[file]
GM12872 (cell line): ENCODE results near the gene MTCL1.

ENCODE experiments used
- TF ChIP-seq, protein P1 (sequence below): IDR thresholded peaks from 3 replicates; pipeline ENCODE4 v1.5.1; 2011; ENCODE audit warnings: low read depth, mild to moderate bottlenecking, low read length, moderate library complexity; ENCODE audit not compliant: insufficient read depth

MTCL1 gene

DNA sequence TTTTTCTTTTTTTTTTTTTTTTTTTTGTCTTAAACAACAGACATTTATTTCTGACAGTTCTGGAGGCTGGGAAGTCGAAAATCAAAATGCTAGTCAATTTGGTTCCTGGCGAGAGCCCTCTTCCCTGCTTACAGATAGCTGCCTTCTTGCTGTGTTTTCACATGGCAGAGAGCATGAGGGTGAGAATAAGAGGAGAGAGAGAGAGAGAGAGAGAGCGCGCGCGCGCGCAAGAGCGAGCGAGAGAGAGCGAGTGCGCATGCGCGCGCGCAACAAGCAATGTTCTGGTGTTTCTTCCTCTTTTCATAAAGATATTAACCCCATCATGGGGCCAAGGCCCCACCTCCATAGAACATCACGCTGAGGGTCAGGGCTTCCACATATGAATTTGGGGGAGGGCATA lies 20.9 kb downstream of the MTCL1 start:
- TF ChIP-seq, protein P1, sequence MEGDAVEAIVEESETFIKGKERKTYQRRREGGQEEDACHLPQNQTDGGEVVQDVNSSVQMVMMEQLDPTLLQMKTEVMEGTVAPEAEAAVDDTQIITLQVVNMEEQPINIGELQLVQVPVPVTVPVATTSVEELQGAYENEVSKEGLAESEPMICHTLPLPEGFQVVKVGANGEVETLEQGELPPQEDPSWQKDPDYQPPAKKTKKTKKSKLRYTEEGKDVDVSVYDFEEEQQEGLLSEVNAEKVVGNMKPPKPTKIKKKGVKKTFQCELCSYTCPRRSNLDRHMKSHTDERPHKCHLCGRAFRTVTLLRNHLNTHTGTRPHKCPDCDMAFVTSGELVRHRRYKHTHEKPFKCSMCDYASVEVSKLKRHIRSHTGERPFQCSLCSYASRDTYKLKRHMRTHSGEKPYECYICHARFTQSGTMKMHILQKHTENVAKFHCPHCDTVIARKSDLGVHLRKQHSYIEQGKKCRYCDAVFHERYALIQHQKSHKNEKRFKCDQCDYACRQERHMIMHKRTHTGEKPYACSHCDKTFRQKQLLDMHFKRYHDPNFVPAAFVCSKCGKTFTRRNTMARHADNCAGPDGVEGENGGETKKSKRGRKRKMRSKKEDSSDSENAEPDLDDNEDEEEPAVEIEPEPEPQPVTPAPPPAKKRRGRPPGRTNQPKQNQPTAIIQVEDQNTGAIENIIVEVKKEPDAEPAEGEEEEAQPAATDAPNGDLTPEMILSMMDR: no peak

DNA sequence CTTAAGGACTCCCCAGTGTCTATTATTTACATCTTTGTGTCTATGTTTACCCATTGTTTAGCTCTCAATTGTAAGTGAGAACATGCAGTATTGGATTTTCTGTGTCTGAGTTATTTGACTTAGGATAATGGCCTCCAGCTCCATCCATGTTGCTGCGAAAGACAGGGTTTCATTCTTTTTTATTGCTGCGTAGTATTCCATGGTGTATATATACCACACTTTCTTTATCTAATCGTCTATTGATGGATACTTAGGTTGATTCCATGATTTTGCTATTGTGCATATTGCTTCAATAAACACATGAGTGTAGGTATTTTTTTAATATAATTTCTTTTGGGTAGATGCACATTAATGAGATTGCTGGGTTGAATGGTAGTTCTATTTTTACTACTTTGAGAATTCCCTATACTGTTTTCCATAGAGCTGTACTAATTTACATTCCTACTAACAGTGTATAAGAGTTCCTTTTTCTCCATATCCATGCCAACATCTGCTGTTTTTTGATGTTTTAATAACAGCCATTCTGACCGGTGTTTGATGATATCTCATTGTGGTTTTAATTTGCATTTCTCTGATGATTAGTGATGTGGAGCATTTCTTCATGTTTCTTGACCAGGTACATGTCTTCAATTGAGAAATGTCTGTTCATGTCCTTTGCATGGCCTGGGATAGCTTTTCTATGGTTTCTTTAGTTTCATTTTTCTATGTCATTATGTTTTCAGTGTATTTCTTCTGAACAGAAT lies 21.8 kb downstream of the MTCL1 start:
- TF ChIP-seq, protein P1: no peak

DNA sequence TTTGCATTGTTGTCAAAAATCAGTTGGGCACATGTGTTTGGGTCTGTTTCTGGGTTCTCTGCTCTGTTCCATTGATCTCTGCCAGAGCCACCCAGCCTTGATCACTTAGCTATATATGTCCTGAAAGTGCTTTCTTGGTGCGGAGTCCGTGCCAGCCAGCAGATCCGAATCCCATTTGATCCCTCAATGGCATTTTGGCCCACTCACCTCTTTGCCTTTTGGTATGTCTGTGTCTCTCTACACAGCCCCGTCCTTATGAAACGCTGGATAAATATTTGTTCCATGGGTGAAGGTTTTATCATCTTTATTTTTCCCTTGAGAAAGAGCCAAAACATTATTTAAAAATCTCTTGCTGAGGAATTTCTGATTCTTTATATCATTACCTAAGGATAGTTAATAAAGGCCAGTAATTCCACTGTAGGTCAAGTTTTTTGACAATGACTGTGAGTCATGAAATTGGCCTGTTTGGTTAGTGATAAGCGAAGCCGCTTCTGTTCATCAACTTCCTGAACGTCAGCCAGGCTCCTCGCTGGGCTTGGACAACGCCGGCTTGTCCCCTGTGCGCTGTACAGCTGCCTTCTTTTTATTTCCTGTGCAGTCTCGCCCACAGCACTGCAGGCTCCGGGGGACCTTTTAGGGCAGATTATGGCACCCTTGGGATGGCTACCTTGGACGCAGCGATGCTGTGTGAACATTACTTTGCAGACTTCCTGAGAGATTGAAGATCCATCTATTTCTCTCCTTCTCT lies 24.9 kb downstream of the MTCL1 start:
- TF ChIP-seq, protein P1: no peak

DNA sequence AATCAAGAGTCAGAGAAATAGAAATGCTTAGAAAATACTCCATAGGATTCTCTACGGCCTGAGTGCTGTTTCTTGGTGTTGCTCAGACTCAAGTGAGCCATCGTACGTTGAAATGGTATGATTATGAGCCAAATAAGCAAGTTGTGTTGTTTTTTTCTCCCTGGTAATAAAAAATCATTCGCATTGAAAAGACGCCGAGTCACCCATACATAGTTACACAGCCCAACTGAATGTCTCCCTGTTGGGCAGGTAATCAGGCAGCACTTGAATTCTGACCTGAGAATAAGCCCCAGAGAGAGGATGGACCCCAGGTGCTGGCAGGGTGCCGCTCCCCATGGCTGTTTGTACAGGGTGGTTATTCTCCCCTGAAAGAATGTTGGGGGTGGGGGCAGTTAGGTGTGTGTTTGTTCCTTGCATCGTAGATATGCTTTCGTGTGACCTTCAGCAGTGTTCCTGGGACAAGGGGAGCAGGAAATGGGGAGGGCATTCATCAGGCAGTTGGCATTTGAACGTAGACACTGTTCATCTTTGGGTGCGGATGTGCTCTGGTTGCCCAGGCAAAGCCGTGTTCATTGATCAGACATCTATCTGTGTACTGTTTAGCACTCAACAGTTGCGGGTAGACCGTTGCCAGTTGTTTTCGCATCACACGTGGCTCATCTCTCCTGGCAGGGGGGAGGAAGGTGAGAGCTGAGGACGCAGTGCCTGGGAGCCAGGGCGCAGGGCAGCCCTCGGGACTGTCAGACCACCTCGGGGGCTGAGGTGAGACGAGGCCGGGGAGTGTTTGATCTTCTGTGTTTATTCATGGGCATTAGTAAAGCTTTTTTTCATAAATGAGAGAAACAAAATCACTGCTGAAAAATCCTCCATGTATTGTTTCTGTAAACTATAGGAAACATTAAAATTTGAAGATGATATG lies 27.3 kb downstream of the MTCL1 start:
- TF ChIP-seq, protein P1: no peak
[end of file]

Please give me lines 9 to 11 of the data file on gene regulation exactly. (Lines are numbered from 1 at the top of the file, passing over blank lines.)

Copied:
DNA sequence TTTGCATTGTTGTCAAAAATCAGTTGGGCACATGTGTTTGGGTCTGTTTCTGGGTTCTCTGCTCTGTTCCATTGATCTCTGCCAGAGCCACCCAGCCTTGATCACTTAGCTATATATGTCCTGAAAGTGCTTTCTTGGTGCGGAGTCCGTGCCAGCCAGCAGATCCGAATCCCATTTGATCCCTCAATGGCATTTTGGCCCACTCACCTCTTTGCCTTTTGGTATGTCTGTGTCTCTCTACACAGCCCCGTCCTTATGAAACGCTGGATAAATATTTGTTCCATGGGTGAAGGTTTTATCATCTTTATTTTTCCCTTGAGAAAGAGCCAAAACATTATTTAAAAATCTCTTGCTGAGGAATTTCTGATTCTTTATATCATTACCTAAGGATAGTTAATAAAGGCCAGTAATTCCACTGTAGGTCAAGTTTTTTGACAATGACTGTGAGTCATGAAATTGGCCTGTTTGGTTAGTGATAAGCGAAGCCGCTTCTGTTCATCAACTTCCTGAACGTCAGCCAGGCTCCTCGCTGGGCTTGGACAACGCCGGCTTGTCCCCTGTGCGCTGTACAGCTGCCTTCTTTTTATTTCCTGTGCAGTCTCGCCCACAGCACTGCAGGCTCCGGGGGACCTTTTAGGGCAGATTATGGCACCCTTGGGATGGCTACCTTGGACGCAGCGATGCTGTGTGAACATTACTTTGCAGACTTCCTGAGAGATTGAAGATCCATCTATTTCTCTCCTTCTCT lies 24.9 kb downstream of the MTCL1 start:
- TF ChIP-seq, protein P1: no peak

DNA sequence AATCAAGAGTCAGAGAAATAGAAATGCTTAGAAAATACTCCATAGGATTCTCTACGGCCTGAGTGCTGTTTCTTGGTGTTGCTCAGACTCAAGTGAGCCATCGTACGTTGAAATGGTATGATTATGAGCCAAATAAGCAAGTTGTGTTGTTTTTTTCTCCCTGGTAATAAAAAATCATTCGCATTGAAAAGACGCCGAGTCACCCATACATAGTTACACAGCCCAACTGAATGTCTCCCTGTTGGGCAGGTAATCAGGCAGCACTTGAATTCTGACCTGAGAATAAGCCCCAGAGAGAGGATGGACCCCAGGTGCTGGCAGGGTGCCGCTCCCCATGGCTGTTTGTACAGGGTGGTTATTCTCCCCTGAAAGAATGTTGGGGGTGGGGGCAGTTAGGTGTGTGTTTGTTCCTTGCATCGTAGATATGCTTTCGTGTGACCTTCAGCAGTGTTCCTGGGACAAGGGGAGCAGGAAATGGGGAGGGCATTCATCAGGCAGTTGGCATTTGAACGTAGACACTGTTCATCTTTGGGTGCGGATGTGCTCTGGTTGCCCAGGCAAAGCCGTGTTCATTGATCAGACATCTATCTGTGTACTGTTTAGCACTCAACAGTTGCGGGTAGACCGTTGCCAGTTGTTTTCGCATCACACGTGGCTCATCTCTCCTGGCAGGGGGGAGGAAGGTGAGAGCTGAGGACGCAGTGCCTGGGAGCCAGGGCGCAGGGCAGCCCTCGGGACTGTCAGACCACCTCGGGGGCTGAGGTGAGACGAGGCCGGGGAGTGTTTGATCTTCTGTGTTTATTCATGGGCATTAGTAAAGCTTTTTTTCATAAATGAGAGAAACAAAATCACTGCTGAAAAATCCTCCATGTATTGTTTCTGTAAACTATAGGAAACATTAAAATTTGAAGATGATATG lies 27.3 kb downstream of the MTCL1 start: